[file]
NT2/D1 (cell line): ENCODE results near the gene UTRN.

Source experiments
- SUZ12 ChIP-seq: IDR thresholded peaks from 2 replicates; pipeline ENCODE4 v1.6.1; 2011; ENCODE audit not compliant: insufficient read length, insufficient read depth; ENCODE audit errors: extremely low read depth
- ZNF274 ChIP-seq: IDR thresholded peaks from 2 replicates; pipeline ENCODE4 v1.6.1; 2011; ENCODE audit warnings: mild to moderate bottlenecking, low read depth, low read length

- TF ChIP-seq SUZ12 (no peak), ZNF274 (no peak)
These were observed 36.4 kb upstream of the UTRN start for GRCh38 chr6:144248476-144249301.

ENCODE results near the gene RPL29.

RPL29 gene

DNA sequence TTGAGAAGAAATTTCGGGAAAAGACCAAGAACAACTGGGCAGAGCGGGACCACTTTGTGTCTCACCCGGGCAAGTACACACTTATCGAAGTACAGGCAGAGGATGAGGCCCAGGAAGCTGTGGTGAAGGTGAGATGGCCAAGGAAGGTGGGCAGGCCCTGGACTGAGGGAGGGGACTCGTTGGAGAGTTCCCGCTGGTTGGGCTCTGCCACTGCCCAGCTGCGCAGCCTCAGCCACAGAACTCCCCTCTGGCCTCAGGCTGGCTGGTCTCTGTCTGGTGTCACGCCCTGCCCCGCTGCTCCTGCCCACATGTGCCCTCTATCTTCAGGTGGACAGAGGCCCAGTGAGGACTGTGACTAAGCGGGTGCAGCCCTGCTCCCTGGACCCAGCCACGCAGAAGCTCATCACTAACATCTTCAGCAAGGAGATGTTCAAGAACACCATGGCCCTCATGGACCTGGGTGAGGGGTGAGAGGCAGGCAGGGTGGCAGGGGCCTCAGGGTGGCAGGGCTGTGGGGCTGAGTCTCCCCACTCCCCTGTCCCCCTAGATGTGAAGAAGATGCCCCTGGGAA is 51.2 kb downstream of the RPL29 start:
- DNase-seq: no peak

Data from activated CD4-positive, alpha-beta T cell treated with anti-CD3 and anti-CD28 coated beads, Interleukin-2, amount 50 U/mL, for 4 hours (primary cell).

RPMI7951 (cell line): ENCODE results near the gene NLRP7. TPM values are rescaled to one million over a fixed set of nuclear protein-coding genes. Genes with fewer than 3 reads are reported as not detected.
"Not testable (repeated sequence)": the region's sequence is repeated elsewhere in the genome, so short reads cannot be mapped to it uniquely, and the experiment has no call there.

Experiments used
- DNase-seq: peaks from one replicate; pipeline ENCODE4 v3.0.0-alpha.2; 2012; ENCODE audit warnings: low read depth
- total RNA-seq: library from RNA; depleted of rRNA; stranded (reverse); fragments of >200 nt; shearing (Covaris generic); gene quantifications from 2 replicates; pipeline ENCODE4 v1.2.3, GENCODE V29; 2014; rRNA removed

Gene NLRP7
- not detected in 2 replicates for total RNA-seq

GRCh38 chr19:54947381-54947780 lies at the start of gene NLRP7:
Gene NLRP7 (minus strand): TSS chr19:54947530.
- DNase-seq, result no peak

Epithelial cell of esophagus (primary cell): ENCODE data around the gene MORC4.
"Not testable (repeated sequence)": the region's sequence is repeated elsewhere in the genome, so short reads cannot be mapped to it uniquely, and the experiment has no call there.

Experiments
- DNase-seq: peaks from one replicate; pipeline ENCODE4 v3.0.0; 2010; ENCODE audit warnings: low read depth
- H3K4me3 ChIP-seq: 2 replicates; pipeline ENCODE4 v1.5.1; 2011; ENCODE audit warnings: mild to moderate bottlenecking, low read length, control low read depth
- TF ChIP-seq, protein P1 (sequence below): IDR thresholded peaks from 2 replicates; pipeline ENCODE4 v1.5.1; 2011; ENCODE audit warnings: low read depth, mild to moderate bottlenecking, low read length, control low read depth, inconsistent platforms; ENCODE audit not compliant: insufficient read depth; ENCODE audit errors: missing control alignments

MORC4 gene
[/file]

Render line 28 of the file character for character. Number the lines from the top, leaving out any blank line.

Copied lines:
MORC4 gene